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July 28, 2009

British government issues Twitter guidelines for its departments

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TwitterFive months ago the UK government advertised for a director of digital engagement, and while that position is yet to be filled it’s clear that a lot of politicians are already using Twitter. Perhaps that’s why the Department for Business, Innovation and Skills has drawn up a set of advisory guidelines on how to use (and importantly, avoid misusing) the microblogging service.

Neil Williams, head of corporate digital channels at BIS, has blogged, “Micro-blogging [has] a low barrier to entry [and is a] low-risk and low-resource channel relative to other corporate communications overheads like a blog or printed newsletter… I was surprised by just how much there is to say and quite how worth saying it is, especially now the platform is more mature and less forgiving of mistakes.” read more

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March 25, 2009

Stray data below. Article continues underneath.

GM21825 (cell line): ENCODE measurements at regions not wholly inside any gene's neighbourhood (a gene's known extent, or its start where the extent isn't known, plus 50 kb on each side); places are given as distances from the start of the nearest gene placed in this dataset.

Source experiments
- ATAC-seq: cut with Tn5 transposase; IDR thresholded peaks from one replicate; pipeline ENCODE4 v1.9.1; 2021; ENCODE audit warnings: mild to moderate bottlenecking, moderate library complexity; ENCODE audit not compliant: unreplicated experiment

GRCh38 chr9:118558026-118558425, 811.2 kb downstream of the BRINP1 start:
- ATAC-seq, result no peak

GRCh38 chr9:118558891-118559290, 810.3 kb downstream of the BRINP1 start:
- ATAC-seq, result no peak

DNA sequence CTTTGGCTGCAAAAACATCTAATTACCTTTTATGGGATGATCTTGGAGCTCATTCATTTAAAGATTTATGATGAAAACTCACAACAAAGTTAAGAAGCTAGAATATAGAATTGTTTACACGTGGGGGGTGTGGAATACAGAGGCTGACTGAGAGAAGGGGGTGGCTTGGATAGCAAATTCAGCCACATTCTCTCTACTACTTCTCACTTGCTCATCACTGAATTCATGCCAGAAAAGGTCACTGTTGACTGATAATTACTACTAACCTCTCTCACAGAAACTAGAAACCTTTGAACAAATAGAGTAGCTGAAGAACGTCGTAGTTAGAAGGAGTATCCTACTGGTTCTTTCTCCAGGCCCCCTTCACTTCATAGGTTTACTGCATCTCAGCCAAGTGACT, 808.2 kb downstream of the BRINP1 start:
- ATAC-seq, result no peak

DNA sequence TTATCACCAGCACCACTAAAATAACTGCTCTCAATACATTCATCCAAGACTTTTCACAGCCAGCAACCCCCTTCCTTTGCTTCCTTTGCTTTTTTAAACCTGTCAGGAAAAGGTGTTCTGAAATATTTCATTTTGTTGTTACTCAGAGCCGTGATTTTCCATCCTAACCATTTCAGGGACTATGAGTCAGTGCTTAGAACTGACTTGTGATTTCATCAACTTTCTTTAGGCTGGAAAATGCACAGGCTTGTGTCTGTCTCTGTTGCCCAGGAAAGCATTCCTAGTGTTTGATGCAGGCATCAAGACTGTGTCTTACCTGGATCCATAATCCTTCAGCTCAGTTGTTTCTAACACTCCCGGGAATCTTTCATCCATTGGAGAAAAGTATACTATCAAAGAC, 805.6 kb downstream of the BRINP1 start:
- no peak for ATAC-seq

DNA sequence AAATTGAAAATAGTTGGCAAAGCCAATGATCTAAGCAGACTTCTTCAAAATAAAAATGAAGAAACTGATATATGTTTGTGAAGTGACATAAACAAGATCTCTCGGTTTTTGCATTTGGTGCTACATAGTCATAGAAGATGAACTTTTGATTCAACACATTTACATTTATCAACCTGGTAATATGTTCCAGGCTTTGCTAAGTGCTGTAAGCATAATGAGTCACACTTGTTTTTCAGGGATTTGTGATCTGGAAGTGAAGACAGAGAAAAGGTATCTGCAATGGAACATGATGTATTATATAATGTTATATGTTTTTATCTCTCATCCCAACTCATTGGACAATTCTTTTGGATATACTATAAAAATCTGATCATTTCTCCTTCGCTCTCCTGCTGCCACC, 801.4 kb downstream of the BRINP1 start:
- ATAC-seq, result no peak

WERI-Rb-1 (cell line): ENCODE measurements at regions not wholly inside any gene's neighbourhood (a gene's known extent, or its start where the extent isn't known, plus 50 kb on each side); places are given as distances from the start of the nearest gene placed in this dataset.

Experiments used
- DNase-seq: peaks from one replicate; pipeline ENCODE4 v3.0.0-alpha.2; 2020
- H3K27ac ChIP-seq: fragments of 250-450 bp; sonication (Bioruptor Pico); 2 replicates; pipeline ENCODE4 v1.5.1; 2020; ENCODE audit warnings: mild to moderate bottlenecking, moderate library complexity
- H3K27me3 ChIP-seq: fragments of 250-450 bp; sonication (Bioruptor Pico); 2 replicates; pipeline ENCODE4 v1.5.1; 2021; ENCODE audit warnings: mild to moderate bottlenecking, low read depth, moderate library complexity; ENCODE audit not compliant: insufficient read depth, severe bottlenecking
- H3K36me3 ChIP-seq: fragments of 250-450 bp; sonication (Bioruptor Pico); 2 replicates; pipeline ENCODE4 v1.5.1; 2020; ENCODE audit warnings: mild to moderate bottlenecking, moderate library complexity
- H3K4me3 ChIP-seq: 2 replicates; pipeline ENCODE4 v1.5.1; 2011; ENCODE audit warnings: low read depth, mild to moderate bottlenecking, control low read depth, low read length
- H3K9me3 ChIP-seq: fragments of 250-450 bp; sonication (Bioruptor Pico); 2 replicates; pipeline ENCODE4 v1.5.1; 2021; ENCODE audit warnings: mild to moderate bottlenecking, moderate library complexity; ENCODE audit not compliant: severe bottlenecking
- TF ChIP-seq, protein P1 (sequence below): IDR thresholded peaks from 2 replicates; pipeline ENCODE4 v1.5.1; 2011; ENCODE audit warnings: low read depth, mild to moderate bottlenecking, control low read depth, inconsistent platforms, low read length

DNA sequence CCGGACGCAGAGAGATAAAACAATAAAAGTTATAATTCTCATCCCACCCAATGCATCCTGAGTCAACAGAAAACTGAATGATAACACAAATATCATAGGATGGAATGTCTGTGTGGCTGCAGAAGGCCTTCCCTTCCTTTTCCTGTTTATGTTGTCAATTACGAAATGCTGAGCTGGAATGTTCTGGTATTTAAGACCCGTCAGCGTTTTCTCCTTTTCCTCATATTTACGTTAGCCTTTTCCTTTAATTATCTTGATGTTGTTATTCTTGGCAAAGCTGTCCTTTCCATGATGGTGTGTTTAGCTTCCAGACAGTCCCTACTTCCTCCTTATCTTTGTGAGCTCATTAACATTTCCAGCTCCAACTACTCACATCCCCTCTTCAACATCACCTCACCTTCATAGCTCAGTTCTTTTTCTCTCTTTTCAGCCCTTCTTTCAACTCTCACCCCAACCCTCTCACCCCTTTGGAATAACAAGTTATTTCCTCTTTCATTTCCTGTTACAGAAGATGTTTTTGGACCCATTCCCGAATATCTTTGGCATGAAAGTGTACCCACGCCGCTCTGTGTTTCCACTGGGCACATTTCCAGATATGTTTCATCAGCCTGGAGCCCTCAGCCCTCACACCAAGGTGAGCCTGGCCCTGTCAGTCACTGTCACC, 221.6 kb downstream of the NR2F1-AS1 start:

British kids to be taught blogging, podcasting, tweeting. What about the parents?

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The British government is embracing the world of online communication and wants to ensure that children get a head start in the world of blogging, microblogging and podcasting, amongst other things.

In plans leaked to a UK national newspaper, teachers will have increased freedom to choose what should be taught in their classes.

Traditional skills such as mental arithmetic, spelling and handwriting will still be taught, but children will also learn how to type and use spell checkers. read more

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February 23, 2009

UK government plan to recruit director of digital engagement ridiculed by opposition

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The British government’s plan to appoint a director of digital engagement, with responsibility for overseeing a move to engage more with citizens through social media and other digital technology, has been ridiculed by the main opposition party.

The central government job has been created “in recognition of the huge increase in the use of the internet, digital communities and social media” and “will work across Government departments to encourage, support and challenge them in moving from communicating to citizens on the web to conversing and collaborating with them through digital technology.”

The circa £120,000 ($174,000) per year salary for this three-year contract is probably the most questionable aspect of the role, and warrants some accusation by the Tories of it being a “grotesque amount of public money”. However, to brand it a “pointless job” and to devalue it by suggesting it’s simply about “ministers… faffing around on Facebook and Twitter” misses the point. read more

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